The Medina resident was deputy attorney general when he refused President Nixon’s order to fire a special prosecutor assigned to Watergate. He talked about the "Saturday Night Massacre" and President Trump’s firing of the acting AG who defied him.

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Not many people know what it’s like to publicly say no to the most powerful man in the world, who also happens to be your boss.

Sally Yates does. On Monday, Yates, a holdover from the Obama administration, refused to defend President Trump’s controversial refugee and immigrant ban. Hours later, he fired her from her post as acting attorney general.

William Ruckelshaus also knows what it’s like.

He was deputy attorney general in 1973 when he refused an order from President Nixon to fire the special prosecutor who was investigating Watergate.

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“In my judgment the decision to fire Archibald Cox was fundamentally wrong, as far as the president was concerned,” Ruckelshaus, 84, who lives in Medina, said in a phone interview Monday night. “I couldn’t in good conscience do it.”

Ruckelshaus and Attorney General Elliot Richardson were both fired the night of Oct. 20, 1973, which became known as the “Saturday Night Massacre.”

Ruckelshaus recognizes the parallels between the two situations. Both he and Yates were asked to carry out a presidential order and refused. In Ruckelshaus’ case, however, he was asked by the president to thwart an investigation into the president. Yates was only asked to defend the president’s policy in court.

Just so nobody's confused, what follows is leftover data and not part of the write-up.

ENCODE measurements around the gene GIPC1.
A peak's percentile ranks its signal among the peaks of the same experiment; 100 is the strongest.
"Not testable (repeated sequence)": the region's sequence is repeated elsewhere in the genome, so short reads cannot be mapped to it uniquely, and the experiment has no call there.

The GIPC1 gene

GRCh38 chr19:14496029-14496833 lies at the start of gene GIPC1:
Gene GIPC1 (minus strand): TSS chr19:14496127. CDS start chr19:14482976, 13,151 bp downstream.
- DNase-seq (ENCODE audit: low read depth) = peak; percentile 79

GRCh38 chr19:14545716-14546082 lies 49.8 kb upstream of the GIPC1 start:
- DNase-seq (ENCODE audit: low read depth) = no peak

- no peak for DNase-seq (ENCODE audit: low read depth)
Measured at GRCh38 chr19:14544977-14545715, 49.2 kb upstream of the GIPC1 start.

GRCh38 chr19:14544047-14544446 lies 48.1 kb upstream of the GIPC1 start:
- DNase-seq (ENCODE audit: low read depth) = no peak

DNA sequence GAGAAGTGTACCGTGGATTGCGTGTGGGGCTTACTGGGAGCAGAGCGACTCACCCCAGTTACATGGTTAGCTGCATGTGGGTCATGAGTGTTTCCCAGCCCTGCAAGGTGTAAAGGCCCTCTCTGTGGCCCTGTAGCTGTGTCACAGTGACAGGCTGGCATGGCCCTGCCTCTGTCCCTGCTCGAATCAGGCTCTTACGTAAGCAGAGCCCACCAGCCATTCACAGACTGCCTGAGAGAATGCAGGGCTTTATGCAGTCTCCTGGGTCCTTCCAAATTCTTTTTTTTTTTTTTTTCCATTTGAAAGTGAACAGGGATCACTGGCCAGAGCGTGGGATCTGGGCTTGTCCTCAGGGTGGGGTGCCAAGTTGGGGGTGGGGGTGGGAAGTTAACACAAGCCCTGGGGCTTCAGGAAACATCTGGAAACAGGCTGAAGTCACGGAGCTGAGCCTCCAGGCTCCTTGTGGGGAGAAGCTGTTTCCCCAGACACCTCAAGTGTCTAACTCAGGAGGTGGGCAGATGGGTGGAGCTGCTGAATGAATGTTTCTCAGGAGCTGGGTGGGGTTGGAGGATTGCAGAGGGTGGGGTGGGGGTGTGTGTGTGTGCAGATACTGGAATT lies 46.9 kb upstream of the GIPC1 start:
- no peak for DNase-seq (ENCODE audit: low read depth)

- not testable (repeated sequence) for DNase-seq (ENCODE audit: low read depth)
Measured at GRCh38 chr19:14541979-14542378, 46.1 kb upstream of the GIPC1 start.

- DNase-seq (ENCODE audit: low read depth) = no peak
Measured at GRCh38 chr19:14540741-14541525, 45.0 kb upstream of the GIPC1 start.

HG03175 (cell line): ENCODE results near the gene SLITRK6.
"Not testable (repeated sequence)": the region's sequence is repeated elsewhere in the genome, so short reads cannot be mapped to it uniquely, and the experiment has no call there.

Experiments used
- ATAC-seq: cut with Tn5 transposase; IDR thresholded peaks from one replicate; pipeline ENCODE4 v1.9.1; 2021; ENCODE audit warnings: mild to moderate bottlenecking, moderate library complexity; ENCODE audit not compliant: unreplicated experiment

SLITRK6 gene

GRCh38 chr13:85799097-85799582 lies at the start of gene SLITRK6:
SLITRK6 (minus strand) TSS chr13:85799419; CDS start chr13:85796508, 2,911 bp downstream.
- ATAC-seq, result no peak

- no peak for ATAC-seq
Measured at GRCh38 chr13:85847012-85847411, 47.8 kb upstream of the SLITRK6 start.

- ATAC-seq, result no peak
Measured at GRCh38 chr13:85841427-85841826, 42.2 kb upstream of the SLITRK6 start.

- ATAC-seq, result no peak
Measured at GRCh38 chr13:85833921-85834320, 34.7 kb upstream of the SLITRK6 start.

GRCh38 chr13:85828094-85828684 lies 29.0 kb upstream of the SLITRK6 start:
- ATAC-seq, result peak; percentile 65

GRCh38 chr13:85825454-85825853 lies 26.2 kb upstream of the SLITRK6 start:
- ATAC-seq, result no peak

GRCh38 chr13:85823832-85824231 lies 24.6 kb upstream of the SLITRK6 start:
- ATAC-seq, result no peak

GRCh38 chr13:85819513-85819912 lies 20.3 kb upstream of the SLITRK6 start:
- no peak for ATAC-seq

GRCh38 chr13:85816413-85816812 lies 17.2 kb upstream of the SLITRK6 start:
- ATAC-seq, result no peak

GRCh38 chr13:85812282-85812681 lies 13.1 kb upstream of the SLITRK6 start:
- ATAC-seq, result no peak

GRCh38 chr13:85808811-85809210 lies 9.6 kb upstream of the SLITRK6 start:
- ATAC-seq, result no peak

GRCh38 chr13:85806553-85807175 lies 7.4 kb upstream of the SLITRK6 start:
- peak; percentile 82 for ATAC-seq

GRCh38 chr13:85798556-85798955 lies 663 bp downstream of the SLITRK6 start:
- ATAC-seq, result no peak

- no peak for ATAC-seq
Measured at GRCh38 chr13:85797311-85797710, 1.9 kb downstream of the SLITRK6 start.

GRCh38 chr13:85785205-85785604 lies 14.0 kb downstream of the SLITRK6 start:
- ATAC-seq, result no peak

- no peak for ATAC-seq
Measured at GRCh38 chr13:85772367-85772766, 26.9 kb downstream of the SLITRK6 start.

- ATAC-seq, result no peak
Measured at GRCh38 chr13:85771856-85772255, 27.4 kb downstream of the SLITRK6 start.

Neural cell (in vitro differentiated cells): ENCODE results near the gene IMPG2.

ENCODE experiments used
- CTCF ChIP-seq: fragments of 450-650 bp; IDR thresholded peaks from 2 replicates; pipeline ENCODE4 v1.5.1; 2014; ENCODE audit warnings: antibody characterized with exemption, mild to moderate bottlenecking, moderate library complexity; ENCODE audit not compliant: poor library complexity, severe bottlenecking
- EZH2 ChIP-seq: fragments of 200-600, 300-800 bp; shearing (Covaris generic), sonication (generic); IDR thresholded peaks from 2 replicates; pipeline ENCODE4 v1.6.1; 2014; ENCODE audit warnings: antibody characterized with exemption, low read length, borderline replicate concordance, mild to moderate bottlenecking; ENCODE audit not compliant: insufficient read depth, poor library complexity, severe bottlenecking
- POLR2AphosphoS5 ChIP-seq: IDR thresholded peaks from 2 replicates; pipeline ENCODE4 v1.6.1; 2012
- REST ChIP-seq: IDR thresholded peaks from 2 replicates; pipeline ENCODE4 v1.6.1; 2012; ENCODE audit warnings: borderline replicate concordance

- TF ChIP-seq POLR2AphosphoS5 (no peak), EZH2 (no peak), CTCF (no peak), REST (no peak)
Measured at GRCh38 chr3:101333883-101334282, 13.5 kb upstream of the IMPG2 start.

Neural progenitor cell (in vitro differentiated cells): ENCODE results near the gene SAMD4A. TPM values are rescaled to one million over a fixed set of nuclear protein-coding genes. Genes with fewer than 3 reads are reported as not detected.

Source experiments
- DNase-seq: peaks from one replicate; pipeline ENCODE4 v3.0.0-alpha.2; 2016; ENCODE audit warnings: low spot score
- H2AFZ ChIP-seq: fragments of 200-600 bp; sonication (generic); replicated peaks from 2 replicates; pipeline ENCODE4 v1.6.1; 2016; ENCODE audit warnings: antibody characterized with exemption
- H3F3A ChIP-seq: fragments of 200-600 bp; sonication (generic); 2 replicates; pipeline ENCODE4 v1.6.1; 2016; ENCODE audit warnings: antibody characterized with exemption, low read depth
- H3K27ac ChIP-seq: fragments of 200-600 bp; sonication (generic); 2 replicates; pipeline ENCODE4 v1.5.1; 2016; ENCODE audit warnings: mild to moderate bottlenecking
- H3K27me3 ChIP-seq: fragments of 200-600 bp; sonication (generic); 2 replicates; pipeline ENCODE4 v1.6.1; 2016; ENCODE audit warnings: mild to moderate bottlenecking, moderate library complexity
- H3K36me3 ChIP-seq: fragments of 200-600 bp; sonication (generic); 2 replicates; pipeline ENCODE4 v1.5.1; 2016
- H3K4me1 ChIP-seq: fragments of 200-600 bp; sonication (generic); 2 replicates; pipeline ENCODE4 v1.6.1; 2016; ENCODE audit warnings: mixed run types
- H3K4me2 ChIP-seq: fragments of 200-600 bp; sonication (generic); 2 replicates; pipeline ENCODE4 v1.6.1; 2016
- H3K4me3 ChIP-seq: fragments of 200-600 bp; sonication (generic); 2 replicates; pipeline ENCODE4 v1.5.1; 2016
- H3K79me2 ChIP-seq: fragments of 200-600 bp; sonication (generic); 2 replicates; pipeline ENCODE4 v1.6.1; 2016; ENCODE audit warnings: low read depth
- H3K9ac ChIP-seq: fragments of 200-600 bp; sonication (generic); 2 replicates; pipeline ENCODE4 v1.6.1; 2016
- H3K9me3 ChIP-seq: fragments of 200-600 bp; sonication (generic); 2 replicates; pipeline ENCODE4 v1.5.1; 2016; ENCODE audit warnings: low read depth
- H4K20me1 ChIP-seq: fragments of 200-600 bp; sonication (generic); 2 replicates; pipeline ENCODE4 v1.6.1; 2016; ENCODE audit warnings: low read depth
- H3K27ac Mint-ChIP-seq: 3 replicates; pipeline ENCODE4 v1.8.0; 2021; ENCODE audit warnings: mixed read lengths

Ruckelshaus, who was awarded the Presidential Medal of Freedom in 2015, says he doesn’t know enough about the specifics to judge Yates’ actions, but it comes down to that concept of “fundamentally wrong.”

“Just because you don’t get your way with the president doesn’t necessarily mean you refuse to take his orders, refuse to carry out his commands,” he said. “What I’ve seen on television is they’re mostly arguing the legal points, and for me that’s not as important as whether, under all the circumstances involved, she was asked to do something that she believed was fundamentally wrong. I don’t know that.”

Disobeying the president isn’t an action to take lightly.

“The president, after all, is elected; you weren’t,” Ruckelshaus said. “Whether or not he’s carrying out the wishes of the people that elected him is a matter of some (debate), you could argue about that.”

Ruckelshaus knew the moment he defied Nixon he would be fired. He’d sent a letter of resignation along with his refusal to fire Cox. That night, Nixon’s chief of staff announced Ruckelshaus was fired. The next day Nixon announced Ruckelshaus had resigned.

“Depending on your point of view, I was both fired and resigned,” he said.

Yates’ firing was not a surprise to him.

“If he ordered her to carry out one of his orders, and she refused to do it, he doesn’t have an awful lot of choices if he wants the order carried out,” Ruckelshaus said.

Ruckelshaus, who has voted Democratic since President Obama’s first election, had one bit of advice for Trump.

“I would just, without being too effrontery about it, caution the president to exercise a little more care in these types of orders,” he said.

“Because they can end this way, and that doesn’t help him discharging his responsibilities.”